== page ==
I think of Twilight or True Blood when I think of “vampire” movies that have been popular in the wider culture. You won’t see any sexy vampires, engaged in soap opera plots, with machine guns in this film.

      We spent seven/eight months in Romania. I learned a good deal of the language and spent a lot of time listening to stories. We actually shot about 42 hours of footage for the film, which ended up at 79 minutes.

      The film is in Romanian with English subtitles (not a good choice if you are only concerned with mass appeal). We decided not to even translate “strigoi” as vampire for the subtitles, since we felt like this would not convey the best meaning, though we do use the word vampire sometimes when discussing the movie with Americans.

      We made decisions based on what we thought was sound artistically and to best convey the stories of people who often don’t get their voices heard. We shaped the film, so that we did not provide interpretation of the stories, because we wanted people from Romania to share their thoughts their own way, without our opinions hovering over the various narratives. Frankly, I don’t know of any other full-length film that has actually involved going to Romania to gather these stories.

      I understand that some of the images in the trailer might seem provocative, but that is the nature of a trailer. It is supposed to get people interested in hopes that they will explore the subject further. It is also pretty difficult to make a trailer for a documentary that is subtitled, so the image has to take over.

      Anyway, I hope you will take a few minutes to visit the site and look further into what the film is about. Thanks for the feedback. Multumesc.

      –Justin Blair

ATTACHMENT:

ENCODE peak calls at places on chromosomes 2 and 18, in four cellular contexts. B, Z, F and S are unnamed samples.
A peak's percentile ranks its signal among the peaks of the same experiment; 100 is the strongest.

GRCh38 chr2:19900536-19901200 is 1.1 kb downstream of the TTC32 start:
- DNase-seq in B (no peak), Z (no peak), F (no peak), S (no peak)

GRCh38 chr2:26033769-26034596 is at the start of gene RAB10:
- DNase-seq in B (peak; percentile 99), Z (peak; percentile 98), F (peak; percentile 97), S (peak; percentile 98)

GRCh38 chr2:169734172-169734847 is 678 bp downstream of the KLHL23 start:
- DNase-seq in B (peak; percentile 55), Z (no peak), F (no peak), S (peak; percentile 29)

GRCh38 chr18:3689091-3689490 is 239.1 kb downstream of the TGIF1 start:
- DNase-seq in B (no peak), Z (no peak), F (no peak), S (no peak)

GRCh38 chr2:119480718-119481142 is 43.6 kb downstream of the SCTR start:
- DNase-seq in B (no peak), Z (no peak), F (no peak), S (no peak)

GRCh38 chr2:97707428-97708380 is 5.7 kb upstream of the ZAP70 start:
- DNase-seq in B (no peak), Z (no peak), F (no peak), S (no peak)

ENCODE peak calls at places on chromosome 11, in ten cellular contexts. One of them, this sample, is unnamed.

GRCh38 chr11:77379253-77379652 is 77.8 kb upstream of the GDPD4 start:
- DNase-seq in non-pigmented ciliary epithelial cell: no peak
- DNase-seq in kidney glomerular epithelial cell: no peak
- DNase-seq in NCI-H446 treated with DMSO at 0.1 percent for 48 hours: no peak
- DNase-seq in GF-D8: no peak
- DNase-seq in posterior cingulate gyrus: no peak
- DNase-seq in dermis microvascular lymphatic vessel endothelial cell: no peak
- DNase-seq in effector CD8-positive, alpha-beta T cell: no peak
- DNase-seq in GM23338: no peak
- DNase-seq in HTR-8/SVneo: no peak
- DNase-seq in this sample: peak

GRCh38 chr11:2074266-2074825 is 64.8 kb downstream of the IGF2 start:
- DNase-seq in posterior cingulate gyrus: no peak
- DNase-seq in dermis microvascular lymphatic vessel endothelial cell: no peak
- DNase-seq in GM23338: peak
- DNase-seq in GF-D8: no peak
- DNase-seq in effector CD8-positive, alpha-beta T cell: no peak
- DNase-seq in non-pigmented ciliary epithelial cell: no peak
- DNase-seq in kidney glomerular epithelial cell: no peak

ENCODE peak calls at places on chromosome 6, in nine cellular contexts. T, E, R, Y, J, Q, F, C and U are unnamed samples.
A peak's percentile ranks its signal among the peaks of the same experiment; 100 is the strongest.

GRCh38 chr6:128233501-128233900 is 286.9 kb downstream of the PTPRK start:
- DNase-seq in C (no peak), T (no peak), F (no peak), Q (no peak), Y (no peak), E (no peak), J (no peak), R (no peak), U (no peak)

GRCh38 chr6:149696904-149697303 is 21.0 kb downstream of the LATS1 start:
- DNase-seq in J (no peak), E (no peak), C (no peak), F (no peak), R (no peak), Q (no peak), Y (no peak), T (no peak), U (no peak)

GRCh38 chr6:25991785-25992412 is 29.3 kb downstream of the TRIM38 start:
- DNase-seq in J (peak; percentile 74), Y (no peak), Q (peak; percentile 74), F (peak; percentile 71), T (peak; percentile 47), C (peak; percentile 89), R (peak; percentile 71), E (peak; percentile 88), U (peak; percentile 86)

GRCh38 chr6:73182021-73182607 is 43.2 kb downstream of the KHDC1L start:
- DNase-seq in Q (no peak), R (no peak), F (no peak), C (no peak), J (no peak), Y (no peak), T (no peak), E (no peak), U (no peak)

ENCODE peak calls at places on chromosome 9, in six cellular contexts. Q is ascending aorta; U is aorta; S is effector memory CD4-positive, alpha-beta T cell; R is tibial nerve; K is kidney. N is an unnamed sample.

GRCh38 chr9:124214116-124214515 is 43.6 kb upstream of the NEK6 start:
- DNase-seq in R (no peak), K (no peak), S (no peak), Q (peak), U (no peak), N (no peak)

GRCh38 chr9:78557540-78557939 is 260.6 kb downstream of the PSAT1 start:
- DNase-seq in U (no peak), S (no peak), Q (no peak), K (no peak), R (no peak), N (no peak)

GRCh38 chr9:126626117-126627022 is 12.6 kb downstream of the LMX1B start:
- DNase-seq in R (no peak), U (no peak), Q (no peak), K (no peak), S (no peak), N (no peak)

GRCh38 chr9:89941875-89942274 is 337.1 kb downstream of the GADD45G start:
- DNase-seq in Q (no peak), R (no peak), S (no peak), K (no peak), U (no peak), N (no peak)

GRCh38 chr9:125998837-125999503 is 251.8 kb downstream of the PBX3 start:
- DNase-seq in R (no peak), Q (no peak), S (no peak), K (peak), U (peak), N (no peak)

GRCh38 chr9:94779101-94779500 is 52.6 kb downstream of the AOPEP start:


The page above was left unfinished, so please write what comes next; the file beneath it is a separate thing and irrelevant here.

1. well….it still shows some traditions that a westerner will not fully understand and will laugh at…so our traditions are better in our own country. Ever since I’ve started going to the university in UK i had to battle this vision that we are somehow retarded people because we believe in God and so on…you get my point.


      2. I haven’t seen the film itself, and I can only speculate. If this is closer to Kobayashi’s “Kwaidan” (great Japanese ghost stories, by the way) than anything that’s made after Bram Stoker’s novel, it’s all good in my book.


  4. To a native speaker it doesn’t really have a military feel, but a medieval feel. A Voievod would give “porunci” to his subjects that they must obey. Sacred task.


    1. I finally realized that the right word in English for “porunca” would be DECREE. That has all the sacred/noble connotations. Thanks to you and all who helped me understand the nuances!


      1. “Decretul a dus la slabirea invatamintului

        Efectele dublarii numarului de nasteri nu au fost percepute imediat, ci in momentul in care generatiile “decreteilor” au intrat in sistem si s-a constatat ca nu sint suficiente scoli, licee, facultati sau locuri de munca. “Statul comunist nu a luat in calcul efectele dramatice, dublarea asta a insemnat o dublare a numarului de elevi”, a spus Alfred Bulai.

        Pentru ca numarul de scoli sau de profesori nu s-a putut dubla, elevii invatau in schimburi, pina la patru pe zi, orele se micsorasera si profesorii, mai ales cei din mediul rural, erau din ce in ce mai slab pregatiti. “Asa a inceput deprecierea sistemului de invatamint, care se simte zece ani mai tirziu”, a adaugat el.” <- uite cu asta nu-s deacord….situatia actuala o demonstreaza, s-a micsorat nr copiilor dar invatamantul continua sa fie din ce in ce mai prost….